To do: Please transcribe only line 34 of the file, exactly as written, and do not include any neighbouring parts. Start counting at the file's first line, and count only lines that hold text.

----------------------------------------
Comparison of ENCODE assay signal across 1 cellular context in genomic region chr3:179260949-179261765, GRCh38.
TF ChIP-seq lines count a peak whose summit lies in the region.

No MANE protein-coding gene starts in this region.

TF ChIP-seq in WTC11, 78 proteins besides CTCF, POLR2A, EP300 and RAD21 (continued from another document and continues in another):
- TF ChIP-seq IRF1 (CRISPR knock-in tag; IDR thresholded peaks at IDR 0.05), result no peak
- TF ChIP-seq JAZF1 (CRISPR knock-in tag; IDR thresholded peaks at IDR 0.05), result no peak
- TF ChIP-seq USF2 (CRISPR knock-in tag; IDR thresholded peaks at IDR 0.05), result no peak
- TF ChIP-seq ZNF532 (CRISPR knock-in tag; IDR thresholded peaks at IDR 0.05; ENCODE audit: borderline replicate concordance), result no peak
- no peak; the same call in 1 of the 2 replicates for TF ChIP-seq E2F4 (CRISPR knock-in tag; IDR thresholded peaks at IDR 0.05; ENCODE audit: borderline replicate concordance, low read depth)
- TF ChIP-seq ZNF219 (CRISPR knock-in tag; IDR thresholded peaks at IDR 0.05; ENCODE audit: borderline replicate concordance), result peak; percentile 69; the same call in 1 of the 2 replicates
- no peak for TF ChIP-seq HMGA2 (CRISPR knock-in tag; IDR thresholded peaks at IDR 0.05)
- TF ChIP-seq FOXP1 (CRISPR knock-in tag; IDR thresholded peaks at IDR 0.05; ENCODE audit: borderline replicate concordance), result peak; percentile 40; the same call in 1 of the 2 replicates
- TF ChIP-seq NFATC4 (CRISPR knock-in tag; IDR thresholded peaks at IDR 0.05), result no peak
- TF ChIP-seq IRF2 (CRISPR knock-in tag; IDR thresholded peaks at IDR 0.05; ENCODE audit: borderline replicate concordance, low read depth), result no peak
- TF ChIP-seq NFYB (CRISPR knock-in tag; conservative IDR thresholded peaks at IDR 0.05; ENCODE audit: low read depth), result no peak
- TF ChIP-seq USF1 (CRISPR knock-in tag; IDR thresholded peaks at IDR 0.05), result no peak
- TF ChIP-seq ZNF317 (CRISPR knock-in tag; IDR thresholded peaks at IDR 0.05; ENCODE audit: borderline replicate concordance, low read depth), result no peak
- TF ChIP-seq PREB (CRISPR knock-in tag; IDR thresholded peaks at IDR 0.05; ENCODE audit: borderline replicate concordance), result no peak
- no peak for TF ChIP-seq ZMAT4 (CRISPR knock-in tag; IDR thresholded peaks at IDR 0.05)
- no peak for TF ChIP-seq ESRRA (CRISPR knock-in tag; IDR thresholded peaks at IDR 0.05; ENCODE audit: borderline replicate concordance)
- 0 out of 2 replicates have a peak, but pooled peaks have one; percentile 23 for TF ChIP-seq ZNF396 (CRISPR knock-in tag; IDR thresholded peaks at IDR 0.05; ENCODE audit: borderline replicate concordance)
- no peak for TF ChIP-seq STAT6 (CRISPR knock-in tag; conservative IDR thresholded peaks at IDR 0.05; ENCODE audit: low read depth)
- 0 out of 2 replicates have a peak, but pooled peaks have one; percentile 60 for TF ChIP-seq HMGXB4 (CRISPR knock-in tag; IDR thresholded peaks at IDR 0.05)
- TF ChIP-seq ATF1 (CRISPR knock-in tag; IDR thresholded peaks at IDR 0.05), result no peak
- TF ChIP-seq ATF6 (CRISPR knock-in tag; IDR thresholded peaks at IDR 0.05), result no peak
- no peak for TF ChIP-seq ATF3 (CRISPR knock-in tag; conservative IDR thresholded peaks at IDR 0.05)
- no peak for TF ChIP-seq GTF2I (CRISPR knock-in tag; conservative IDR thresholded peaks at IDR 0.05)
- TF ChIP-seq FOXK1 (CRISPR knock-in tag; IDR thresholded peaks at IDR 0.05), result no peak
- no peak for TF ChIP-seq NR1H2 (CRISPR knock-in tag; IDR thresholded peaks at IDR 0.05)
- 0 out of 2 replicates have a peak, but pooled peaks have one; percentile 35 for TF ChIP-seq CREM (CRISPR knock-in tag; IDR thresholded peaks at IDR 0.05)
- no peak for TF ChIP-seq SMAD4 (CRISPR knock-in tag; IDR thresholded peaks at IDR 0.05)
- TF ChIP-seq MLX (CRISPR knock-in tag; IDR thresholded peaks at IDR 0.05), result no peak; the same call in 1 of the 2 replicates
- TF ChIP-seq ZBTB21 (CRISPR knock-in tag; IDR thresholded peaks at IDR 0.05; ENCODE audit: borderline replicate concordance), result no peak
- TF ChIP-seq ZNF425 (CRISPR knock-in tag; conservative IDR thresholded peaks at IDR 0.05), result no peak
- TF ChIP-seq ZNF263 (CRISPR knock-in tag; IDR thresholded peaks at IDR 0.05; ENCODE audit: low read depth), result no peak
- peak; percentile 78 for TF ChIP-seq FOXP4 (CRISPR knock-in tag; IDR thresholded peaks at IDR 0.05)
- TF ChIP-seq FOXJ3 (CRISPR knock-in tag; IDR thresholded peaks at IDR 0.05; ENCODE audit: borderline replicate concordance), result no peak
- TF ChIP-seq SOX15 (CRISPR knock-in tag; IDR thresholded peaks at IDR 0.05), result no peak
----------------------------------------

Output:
- TF ChIP-seq ZNF425 (CRISPR knock-in tag; conservative IDR thresholded peaks at IDR 0.05), result no peak